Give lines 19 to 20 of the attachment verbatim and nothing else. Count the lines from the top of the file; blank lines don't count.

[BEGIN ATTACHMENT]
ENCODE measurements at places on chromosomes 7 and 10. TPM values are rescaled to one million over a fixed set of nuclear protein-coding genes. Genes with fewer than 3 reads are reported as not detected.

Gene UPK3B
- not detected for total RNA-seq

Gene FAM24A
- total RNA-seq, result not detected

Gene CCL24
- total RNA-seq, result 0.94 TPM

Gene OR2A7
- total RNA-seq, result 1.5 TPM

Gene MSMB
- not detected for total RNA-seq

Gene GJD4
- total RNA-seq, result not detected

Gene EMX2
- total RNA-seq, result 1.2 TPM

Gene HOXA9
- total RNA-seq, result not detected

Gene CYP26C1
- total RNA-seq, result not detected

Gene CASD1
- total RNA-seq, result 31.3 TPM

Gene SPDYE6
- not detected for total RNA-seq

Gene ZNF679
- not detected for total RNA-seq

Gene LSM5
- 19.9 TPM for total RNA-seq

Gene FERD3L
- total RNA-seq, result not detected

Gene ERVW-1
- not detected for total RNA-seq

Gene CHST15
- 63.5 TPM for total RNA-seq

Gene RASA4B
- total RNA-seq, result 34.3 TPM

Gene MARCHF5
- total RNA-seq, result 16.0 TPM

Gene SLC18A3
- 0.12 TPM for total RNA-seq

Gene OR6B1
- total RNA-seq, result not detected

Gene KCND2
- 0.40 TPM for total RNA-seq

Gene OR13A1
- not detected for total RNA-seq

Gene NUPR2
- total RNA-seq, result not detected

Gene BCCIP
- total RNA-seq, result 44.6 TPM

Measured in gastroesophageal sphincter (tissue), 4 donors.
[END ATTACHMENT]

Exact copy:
- total RNA-seq, result not detected

Gene CASD1